Wednesday, August 16, 2006

Foreign Policy and Suicide Bombing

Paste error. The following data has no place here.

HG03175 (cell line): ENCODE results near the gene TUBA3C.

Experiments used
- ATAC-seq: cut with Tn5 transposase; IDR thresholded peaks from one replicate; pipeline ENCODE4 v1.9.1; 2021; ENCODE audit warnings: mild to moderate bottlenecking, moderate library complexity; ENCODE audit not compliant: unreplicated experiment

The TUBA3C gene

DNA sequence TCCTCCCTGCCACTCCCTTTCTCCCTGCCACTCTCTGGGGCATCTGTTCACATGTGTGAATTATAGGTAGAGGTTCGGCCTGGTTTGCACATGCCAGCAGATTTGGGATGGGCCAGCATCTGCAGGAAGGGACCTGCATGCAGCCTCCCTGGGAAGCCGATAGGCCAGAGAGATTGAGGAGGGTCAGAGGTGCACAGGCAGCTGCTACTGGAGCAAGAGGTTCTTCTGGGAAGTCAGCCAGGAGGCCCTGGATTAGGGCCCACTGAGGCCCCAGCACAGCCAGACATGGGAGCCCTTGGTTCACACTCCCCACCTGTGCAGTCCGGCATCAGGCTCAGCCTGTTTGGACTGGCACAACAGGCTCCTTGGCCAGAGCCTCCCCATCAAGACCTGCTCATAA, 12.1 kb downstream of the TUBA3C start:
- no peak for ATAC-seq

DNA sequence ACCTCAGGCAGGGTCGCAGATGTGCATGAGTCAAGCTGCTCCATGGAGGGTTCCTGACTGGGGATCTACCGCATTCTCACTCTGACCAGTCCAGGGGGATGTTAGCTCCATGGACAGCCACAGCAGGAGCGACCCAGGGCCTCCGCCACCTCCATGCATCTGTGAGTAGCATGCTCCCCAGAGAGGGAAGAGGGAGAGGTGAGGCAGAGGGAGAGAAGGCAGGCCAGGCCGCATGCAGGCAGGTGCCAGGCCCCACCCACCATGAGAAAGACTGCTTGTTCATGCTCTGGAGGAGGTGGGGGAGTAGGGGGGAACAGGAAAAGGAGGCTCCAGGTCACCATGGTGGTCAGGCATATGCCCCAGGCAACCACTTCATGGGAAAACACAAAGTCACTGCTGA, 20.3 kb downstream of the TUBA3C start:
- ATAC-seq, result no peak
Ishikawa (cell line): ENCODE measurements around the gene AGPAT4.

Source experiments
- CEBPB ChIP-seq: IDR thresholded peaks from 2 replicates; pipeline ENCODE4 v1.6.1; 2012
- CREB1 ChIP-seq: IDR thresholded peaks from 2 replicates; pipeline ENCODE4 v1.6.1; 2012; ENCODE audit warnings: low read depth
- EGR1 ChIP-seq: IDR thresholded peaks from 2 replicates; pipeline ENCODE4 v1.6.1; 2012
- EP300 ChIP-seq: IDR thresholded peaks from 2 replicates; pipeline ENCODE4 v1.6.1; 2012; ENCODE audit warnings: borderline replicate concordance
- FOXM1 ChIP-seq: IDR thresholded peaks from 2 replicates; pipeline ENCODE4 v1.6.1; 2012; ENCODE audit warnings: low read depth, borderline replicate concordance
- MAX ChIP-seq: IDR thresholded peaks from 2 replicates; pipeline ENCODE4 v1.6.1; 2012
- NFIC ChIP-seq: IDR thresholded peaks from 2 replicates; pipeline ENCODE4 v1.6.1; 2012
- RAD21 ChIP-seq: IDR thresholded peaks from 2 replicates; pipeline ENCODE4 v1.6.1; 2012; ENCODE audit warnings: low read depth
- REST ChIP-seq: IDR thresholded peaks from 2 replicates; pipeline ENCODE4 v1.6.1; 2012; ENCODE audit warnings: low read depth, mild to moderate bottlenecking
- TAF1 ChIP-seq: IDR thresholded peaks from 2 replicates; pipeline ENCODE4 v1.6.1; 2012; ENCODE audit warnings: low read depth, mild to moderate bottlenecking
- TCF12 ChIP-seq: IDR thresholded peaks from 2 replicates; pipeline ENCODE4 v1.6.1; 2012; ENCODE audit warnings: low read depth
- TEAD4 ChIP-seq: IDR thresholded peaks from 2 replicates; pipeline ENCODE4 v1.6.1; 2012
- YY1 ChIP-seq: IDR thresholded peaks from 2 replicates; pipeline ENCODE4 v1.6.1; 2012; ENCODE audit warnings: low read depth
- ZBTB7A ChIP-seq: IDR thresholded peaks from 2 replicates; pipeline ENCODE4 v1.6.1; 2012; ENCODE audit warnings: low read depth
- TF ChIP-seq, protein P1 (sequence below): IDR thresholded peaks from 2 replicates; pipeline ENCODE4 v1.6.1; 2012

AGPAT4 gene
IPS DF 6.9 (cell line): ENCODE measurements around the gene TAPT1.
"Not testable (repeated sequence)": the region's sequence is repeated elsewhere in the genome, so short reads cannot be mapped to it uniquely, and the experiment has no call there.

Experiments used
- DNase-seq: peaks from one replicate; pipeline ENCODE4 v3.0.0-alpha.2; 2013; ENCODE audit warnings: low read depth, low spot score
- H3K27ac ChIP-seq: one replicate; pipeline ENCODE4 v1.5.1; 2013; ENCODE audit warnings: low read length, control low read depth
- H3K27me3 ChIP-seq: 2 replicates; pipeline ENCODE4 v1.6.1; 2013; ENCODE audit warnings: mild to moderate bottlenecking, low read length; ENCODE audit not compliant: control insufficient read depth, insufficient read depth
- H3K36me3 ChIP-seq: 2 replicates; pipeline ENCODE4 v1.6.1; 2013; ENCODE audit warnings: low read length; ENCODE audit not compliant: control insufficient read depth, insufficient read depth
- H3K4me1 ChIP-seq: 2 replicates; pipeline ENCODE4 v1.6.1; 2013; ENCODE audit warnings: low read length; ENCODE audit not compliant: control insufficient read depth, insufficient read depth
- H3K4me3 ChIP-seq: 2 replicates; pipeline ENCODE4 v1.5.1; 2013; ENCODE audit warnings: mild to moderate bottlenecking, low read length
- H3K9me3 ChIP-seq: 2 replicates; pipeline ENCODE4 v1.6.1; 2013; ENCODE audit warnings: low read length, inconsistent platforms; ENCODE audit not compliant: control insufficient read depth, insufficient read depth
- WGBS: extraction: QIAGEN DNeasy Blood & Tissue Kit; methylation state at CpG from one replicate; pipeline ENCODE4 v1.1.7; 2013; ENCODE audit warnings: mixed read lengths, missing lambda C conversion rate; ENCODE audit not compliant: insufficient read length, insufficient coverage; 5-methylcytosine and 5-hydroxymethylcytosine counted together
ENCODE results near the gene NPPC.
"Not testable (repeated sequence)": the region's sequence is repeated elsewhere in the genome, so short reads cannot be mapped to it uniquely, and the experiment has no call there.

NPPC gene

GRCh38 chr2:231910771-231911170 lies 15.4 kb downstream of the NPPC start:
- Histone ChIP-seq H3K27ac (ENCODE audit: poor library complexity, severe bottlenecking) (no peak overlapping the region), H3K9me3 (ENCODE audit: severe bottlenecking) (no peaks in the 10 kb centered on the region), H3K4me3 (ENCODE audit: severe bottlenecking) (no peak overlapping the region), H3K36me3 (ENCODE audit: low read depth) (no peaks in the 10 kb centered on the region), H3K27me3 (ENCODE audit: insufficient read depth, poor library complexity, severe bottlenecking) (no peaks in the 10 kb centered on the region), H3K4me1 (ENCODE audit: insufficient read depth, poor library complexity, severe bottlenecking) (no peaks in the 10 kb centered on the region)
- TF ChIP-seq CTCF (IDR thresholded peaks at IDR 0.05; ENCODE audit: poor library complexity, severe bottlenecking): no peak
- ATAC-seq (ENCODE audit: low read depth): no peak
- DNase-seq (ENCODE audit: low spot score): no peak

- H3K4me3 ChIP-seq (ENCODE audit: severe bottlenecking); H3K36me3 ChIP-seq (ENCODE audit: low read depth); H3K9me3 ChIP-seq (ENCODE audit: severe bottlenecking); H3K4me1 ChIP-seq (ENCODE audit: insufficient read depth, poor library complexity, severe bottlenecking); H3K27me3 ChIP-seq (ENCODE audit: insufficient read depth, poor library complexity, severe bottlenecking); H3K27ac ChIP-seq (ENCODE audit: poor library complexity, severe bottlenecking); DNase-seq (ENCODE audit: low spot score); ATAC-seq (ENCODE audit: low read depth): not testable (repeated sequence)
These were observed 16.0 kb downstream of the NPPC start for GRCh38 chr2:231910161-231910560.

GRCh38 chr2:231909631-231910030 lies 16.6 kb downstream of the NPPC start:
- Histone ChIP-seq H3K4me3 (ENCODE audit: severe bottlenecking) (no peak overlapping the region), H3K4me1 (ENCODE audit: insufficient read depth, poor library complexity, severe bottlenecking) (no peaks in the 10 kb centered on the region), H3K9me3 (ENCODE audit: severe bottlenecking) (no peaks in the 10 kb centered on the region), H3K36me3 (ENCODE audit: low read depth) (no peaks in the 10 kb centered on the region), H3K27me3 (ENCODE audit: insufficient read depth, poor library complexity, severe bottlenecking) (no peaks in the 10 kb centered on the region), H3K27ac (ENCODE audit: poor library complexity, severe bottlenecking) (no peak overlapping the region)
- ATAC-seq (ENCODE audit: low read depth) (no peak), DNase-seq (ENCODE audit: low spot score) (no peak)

There has been some discussion recently about what it is that turns young, well-integrated, and reasonably well-off British Muslims into suicide bombers. A complete explanation is, I suspect, elusive. The reasons are probably hugely complicated and multi-causal and, for me, ultimately beyond comprehension. Yet it is, as it were, puzzling that we should be so puzzled. Political murder is hardly an historical aberration: what motivates a sectarian killer in e.g. Ulster, Rwanda, Sudan, or the Balkans? There is also a puzzle about the special horror we seem to feel for suicide bombings as compared to other kinds of bombings. Why is it more wicked for a suicide bomber to target civilians than it is to do so from the safety of a high-altitude aircraft or a pilot less drone? Does wearing a uniform and acting at the behest of a government really make such a critical moral difference? Does calling it “war” make all the difference? Or is it the “up close and personal” nature of suicide bombings that so horrifies us? Or is it the fanaticism of killing oneself as well as others? Or is it that we are the targets? Is it less horrifying if other people do the dying? I don’t know the answer to these questions (except the last two); but there are about a thousand dead Lebanese civilians and I detect no moral outrage and a great deal of specious hand-wringing on the part of western governments. It also seems to me that whatever it is that turns British Muslims into suicide bombers it has something – at least something - to do with British foreign policies, such as its participation in the illegal invasion of Iraq and its unjustified one-sided support for Israel. Many Muslims perceive these policies, not just as mistaken or misguided, but as profoundly and deeply unjust; they see them as involving an attack on their co-religionists, a western “jihad”, if you like. They can see, in the Middle East, a powerful US-equipped military machine – Israel – bullying, strutting, arrogant, convinced of their racial superiority, treating Arab Muslims as lesser beings to be either subjugated or ethnically-cleansed. The Islamic extremists see themselves as engaged in a war and sadly the targeting of civilians in warfare (from Bomber Harris to Henry Kissinger to Ariel Sharon) is not uncommon. They can see, what is plainly true, that the western powers place very little value on the lives of brown-skinned Muslim civilians (in Iraq the occupying forces don’t even bother to count the dead). Muslims do have a legitimate grievance. Of course, it is a long way from justified anger to suicide bombing; and it is that part of the journey which I suspect most of us find baffling. And obviously the fact that people have a legitimate grievance does not justify immoral or wicked actions such as suicide bombings targeting civilians; in Britain there are other (democratic) ways in which they can try to seek redress of their grievances. But it would be foolish to say that suicide bombers are simply evil and leave it at that; as though this “evil” comes out of nowhere, and is inexplicable. Simply from a strategic point of view, this makes no sense. Defeating extremist Islam – which is certainly a backward and loathsome ideology - involves police and security measures against those who are already involved in extremism; but it also means trying to dry-up the reservoir of future recruits, seeking to form alliances with moderate Muslims, and trying to isolate the extremists from the Muslim community. It means winning the political argument; the “war” will not be won by force alone. Instead Bush and Blair blunder around the world as if it were their mission to antagonise and alienate and embitter as many Muslims as possible. To fail to recognize that there are legitimate grievances, and to refuse to recognize any causal link between Islamic terrorism and the foreign policy of the UK/USA, makes winning the political argument harder. It is to thrust one’s head deep into the sand.


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